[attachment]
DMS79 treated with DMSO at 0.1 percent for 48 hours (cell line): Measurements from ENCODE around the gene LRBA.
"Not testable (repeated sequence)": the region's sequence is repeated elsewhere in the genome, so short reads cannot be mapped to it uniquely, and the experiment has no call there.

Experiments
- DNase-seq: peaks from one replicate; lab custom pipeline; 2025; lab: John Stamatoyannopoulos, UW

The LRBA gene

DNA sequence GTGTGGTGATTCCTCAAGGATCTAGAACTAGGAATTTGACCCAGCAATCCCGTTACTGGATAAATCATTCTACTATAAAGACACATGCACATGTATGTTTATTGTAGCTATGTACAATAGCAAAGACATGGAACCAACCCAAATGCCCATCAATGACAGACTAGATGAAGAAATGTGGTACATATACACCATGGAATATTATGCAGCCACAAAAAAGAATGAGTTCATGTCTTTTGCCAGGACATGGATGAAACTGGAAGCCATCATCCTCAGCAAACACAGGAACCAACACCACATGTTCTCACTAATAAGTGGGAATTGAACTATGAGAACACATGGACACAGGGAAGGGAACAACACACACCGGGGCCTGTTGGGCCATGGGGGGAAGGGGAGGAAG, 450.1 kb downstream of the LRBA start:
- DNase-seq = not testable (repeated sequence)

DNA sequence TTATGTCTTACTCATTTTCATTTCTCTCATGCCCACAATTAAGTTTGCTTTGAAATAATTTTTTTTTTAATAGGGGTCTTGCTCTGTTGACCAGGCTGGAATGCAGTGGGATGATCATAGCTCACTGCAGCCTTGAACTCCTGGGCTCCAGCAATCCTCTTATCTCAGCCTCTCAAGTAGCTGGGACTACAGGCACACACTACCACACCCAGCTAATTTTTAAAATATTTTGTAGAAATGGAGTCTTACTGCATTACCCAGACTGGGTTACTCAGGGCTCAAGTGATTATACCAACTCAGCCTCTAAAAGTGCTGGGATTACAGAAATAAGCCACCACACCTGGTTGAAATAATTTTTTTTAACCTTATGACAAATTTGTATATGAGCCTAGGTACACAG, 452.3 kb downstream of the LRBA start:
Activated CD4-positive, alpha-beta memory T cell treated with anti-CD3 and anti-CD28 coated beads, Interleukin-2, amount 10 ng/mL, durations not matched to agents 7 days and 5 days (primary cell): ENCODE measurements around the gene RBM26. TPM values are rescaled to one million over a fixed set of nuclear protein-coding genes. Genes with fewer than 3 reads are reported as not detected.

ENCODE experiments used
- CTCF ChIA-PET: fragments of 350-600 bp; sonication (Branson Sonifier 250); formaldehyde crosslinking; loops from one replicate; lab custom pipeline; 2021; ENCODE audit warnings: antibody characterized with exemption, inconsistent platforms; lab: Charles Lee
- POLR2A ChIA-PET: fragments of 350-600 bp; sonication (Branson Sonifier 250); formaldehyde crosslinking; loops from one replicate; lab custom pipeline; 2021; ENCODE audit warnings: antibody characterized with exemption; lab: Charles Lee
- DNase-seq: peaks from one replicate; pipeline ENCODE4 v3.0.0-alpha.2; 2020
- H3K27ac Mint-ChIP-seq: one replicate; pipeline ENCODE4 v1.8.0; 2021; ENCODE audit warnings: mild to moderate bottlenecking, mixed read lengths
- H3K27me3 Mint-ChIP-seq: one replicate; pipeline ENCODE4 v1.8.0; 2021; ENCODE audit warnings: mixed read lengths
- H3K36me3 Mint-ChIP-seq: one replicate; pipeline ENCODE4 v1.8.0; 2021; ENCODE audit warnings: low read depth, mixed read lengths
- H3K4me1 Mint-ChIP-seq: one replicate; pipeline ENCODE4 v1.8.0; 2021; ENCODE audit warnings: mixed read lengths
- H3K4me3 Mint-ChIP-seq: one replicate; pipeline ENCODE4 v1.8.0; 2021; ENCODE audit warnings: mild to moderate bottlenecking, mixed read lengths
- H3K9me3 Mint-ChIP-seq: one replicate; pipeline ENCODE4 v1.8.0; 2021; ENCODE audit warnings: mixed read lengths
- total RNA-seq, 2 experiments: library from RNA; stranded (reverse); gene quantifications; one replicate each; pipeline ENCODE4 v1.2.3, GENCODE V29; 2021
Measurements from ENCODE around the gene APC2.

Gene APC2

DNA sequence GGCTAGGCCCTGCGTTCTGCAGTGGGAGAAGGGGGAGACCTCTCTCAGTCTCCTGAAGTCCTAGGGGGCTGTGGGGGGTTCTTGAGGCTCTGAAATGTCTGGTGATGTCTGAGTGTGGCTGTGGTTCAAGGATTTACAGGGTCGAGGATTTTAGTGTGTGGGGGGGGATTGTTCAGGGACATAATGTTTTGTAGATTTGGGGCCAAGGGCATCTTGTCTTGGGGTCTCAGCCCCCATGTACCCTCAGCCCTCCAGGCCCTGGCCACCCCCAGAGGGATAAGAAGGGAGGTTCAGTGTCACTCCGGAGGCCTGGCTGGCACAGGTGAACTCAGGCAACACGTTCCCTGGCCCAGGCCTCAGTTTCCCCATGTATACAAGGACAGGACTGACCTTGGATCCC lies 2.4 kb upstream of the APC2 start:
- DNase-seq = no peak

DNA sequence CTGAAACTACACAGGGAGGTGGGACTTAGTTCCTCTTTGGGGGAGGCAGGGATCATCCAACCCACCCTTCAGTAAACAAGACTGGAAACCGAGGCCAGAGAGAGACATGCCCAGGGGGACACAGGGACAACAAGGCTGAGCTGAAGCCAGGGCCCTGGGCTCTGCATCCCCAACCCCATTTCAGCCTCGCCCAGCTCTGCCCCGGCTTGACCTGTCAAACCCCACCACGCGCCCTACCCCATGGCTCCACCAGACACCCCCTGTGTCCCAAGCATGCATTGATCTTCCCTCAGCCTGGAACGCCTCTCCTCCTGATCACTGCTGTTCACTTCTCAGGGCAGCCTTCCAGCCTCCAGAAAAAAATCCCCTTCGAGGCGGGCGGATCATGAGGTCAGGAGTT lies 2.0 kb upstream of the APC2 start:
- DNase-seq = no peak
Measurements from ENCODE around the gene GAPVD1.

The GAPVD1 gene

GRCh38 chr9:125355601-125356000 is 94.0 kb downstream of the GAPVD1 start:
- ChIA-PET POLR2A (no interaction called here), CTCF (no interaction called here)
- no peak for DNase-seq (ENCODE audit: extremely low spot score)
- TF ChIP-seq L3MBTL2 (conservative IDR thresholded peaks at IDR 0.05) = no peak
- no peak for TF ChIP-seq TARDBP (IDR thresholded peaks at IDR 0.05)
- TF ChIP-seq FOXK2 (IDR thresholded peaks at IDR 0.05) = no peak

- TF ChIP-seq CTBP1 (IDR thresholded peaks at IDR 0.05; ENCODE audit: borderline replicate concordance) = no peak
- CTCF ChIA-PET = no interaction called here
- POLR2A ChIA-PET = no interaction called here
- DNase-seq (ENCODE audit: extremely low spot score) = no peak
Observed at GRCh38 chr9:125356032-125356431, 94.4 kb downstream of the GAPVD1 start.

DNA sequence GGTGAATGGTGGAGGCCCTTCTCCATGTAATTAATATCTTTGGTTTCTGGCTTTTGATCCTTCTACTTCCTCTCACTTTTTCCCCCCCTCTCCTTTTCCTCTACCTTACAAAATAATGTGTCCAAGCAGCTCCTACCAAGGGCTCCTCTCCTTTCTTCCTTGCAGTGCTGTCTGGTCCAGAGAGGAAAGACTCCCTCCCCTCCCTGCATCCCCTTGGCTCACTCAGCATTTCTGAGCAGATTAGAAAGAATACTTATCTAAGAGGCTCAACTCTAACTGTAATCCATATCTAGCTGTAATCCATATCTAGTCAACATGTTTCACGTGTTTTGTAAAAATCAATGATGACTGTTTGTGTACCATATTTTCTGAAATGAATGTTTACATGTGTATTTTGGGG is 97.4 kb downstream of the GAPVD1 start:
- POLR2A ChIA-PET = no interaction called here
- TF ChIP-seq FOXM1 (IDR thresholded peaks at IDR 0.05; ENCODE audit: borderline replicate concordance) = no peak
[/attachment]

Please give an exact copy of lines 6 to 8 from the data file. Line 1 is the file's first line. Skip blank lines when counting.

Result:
DNA sequence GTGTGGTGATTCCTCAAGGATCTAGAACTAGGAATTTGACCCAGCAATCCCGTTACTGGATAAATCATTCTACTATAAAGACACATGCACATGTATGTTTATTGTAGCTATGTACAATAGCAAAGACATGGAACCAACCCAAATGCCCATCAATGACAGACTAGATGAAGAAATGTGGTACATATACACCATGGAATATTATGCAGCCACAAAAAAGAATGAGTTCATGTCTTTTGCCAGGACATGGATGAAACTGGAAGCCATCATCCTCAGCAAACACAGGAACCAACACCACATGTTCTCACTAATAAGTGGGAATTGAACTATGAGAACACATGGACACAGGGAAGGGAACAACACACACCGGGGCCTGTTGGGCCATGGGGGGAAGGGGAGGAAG, 450.1 kb downstream of the LRBA start:
- DNase-seq = not testable (repeated sequence)

DNA sequence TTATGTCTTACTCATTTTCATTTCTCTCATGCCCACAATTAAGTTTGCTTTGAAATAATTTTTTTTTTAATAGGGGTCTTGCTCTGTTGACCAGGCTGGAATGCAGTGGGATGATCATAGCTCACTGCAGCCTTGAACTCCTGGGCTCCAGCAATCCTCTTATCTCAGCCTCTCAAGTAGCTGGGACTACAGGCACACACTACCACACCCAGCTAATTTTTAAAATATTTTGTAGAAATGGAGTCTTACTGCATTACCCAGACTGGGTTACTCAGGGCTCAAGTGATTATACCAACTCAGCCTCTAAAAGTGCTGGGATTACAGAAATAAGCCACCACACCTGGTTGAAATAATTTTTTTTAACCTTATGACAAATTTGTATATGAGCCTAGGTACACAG, 452.3 kb downstream of the LRBA start: